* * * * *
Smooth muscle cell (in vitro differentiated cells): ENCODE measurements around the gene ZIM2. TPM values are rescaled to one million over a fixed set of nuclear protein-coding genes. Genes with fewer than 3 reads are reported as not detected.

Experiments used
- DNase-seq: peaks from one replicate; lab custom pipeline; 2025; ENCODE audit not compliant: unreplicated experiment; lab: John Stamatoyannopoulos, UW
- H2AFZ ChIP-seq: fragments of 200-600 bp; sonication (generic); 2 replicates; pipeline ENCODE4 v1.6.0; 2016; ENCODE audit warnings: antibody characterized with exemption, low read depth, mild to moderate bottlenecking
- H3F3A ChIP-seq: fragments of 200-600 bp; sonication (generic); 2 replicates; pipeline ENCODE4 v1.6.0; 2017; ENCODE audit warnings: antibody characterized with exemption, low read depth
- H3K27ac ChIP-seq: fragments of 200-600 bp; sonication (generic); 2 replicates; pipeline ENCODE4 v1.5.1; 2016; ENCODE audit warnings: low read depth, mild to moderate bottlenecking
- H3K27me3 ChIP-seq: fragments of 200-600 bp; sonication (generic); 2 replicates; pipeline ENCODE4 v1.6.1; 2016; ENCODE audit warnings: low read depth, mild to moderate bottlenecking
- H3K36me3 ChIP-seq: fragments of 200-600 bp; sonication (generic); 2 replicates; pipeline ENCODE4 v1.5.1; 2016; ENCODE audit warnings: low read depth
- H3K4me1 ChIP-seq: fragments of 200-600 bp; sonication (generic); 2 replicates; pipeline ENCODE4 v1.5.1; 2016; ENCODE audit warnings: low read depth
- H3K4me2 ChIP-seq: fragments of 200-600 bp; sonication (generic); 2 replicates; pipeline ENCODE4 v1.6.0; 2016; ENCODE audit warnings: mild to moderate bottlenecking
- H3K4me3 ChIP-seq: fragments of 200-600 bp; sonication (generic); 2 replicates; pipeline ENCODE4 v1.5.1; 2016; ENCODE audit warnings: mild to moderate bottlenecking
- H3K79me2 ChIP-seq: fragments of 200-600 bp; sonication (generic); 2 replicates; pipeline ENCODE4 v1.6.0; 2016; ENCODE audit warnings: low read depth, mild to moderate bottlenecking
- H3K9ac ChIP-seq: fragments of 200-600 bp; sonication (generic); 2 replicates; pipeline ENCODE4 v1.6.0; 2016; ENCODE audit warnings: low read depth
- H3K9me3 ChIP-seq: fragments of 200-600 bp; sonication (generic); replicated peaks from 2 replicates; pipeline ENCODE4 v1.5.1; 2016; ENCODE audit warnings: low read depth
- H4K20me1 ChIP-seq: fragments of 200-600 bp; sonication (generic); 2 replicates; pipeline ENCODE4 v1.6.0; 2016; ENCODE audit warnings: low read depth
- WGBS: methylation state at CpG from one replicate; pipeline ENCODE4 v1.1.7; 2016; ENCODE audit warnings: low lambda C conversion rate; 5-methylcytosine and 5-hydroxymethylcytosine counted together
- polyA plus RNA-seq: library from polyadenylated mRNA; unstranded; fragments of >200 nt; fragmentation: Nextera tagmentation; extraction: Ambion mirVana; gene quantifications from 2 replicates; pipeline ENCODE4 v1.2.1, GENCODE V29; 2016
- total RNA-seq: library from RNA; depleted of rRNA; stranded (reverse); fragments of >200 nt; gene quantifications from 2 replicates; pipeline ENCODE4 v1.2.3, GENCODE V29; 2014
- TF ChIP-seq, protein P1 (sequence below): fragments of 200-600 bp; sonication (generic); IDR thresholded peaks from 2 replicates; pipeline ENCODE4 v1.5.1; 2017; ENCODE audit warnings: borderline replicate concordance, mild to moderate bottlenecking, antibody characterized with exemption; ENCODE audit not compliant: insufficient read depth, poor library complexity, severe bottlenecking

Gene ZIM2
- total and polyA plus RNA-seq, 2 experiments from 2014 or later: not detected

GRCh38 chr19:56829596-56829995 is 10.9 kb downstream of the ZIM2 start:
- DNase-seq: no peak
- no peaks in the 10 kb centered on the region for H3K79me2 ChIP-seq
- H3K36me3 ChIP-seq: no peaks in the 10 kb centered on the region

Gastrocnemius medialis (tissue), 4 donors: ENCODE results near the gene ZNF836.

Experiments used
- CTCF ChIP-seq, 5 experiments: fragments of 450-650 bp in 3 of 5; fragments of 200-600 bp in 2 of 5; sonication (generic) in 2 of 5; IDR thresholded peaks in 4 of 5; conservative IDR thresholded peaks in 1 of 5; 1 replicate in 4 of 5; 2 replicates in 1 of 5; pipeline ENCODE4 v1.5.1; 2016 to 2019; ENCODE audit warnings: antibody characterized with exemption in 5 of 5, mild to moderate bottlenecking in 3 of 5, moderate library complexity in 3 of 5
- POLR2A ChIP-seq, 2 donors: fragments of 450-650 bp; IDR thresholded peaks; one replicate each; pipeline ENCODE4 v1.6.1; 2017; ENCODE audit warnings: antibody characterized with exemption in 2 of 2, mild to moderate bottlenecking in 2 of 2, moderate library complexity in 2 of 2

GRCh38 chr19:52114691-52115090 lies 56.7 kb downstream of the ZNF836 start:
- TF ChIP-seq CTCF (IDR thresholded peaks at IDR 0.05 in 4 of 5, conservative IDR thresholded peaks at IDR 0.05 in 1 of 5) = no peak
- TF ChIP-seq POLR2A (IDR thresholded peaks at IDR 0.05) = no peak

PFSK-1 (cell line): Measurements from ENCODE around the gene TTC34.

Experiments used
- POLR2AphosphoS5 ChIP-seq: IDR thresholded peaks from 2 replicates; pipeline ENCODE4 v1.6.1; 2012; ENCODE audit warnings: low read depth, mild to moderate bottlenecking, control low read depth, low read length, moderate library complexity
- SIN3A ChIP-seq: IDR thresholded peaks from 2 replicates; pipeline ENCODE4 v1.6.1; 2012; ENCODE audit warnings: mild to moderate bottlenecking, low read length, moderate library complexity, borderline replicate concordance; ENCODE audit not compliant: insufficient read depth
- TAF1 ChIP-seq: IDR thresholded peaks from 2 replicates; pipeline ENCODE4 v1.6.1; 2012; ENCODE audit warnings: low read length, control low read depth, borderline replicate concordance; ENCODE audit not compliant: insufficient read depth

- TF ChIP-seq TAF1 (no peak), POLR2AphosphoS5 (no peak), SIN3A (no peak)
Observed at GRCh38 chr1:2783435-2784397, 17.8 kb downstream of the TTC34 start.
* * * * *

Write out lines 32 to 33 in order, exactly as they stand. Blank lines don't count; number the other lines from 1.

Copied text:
- TF ChIP-seq POLR2A (IDR thresholded peaks at IDR 0.05) = no peak

PFSK-1 (cell line): Measurements from ENCODE around the gene TTC34.